4 legal documents for all ages

Four Legal Documents for all ages

As you or your loved one ages, it is important to make sure legal affairs are in order.  The following four documents are important to have current anytime in life, but are particularly important as a person ages:


1.         Medical Directive: This document outlines medical decisions for those who are no longer able to make decisions because of illness or incapacity. It ensures that a person’s wishes are respected at the end of their life and provides clarity and guidance to their family.


2.         Power of Attorney for Healthcare: Identifies a person or persons who have the power to make necessary health decisions. This document should include "HIPAA” language that allows access to medical records and the ability to discuss care with doctors.


3.         A Will (or Last Will and Testament): Enforceable record of a loved one's wishes directing distribution of a person’s assets after death. The will appoints an executor (also known in many jurisdictions as a “personal representative”) who manages the distribution of the estate. (A revocable living trust might also be considered under certain circumstances, but is not always advisable, and should be discussed with legal counsel. See below.)


4.         Power of Attorney for Finances: Identifies a person or persons who have the power to make necessary financial decisions. Such decisions may range from managing investments to undertaking simple tasks like depositing security checks.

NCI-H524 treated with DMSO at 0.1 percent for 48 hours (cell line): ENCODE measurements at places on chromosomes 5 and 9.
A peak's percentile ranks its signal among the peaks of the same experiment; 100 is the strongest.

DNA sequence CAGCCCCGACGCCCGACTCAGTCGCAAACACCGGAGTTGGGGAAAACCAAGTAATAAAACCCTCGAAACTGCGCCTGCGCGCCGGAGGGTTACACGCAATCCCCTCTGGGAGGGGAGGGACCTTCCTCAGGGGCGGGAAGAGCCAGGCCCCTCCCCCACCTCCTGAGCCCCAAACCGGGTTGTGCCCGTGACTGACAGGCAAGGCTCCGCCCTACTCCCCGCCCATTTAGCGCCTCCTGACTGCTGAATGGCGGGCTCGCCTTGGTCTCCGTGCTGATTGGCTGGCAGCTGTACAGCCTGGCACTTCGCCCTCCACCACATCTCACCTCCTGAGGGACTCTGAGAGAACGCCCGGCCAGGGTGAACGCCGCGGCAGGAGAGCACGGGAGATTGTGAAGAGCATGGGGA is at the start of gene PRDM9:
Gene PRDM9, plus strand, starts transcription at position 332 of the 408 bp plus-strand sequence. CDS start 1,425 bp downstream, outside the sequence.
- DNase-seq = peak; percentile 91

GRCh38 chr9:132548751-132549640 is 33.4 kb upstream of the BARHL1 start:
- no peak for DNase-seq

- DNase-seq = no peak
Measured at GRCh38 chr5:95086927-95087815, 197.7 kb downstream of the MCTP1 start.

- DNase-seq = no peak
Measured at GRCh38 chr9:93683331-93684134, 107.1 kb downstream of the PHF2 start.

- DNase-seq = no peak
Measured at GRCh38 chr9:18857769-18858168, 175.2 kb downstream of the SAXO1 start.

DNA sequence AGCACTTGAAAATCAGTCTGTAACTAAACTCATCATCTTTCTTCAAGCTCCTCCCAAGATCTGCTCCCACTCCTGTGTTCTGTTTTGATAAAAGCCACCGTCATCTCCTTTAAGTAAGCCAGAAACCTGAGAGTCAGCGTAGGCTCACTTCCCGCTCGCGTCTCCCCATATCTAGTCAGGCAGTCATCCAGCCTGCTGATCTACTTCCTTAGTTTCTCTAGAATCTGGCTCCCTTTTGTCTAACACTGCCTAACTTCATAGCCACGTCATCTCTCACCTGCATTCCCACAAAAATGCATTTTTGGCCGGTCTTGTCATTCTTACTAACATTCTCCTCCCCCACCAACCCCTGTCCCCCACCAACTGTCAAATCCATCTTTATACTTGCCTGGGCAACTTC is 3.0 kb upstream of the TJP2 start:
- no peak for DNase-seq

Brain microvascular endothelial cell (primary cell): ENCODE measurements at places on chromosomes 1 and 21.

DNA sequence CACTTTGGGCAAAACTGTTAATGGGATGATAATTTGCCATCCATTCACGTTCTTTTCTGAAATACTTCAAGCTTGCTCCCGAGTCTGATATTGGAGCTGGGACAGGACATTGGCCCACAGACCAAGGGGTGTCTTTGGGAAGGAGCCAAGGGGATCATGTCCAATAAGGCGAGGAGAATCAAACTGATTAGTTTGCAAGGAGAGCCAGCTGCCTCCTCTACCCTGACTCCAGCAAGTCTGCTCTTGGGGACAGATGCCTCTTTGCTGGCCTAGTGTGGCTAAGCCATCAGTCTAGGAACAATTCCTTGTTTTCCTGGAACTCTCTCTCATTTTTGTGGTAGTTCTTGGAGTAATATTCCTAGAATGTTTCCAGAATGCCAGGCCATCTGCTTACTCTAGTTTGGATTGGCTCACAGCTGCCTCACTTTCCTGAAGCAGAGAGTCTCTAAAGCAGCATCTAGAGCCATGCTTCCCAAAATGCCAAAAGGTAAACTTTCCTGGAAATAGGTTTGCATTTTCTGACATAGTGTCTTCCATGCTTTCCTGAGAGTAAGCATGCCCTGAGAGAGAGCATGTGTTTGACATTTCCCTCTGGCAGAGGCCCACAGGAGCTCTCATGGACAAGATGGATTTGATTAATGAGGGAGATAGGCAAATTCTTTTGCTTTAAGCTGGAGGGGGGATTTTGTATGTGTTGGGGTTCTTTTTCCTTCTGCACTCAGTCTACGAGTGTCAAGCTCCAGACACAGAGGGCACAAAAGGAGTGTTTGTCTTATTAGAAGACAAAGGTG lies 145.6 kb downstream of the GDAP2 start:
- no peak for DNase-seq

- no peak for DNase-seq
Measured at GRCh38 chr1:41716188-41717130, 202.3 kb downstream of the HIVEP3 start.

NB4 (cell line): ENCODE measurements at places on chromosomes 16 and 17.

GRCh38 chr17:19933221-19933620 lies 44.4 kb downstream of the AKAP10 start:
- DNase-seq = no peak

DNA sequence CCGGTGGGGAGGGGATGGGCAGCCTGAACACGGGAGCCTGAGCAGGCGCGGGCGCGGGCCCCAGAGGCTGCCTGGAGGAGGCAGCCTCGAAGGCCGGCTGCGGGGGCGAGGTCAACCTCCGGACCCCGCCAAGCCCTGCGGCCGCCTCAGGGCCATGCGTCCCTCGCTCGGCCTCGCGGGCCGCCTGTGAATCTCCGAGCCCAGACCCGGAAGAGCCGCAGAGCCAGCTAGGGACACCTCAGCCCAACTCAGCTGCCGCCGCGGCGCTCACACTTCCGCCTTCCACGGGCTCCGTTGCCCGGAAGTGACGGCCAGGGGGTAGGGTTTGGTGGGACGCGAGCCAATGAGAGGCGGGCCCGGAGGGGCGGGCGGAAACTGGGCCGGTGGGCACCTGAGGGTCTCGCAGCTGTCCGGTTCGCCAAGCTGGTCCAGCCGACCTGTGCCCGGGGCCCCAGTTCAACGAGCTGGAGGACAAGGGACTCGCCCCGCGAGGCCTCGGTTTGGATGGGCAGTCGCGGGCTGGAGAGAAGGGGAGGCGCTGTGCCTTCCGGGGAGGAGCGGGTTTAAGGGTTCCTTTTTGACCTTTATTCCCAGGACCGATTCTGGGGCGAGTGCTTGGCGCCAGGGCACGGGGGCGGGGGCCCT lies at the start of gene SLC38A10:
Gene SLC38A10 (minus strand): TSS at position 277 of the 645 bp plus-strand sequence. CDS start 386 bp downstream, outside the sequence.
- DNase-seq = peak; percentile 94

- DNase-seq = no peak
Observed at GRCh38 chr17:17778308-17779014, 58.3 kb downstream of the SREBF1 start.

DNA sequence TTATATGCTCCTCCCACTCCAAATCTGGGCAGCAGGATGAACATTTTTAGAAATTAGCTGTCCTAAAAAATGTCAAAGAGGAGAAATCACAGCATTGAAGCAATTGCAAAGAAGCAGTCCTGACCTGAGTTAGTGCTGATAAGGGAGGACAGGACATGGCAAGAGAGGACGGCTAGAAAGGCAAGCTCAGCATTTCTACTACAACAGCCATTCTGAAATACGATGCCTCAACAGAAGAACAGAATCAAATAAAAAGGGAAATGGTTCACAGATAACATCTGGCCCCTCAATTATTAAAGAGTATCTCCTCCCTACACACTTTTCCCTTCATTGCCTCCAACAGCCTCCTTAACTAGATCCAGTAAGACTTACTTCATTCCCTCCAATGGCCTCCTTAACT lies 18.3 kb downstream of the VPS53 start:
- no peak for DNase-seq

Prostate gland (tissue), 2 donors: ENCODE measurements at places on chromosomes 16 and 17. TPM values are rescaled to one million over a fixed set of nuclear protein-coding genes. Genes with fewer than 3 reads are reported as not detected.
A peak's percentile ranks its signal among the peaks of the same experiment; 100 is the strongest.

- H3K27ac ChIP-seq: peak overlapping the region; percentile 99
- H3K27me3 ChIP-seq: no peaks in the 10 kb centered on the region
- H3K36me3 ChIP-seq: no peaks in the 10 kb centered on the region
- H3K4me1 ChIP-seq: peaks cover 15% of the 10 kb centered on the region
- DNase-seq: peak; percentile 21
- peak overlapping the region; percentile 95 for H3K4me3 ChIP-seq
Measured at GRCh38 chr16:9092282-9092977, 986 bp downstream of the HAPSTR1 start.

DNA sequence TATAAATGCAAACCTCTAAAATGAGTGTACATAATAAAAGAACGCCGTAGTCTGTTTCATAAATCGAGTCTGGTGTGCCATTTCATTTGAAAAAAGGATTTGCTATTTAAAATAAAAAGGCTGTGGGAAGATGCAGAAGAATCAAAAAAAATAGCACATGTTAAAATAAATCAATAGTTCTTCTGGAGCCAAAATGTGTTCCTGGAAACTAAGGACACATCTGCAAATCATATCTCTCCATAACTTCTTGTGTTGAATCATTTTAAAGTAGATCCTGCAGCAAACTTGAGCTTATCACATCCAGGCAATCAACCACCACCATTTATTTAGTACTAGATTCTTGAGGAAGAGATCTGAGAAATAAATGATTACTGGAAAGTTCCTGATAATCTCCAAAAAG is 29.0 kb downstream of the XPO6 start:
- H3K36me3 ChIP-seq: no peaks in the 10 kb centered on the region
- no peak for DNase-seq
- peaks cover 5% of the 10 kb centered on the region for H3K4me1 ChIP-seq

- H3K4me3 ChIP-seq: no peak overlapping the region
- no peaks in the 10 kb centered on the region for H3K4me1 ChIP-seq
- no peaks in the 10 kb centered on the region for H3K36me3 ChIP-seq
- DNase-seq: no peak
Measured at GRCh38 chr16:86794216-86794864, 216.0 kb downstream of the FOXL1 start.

When consulting with an estate planning attorney you should consider their experience dealing with elderly clients, and familiarity with elder law issues.  People who practice in this area often refer themselves as Elder Law Attorneys.


In addition to the above documents, estate planning attorneys may also consider a Revocable Living Trust. The need for this is influenced by your state of residency, privacy concerns, and various other factors. It is another means of distributing an estate after death. If used, a Revocable Living Trust does not eliminate the need to have a Will. You should review with an attorney the possible advantages and disadvantages of using this tool.


Although there are many examples of these documents online, because of the complexities (including potential tax pitfalls) and substantial differences among states and jurisdictions, it is always advisable to seek guidance from a professional -- an attorney experienced in elder law and estate planning.

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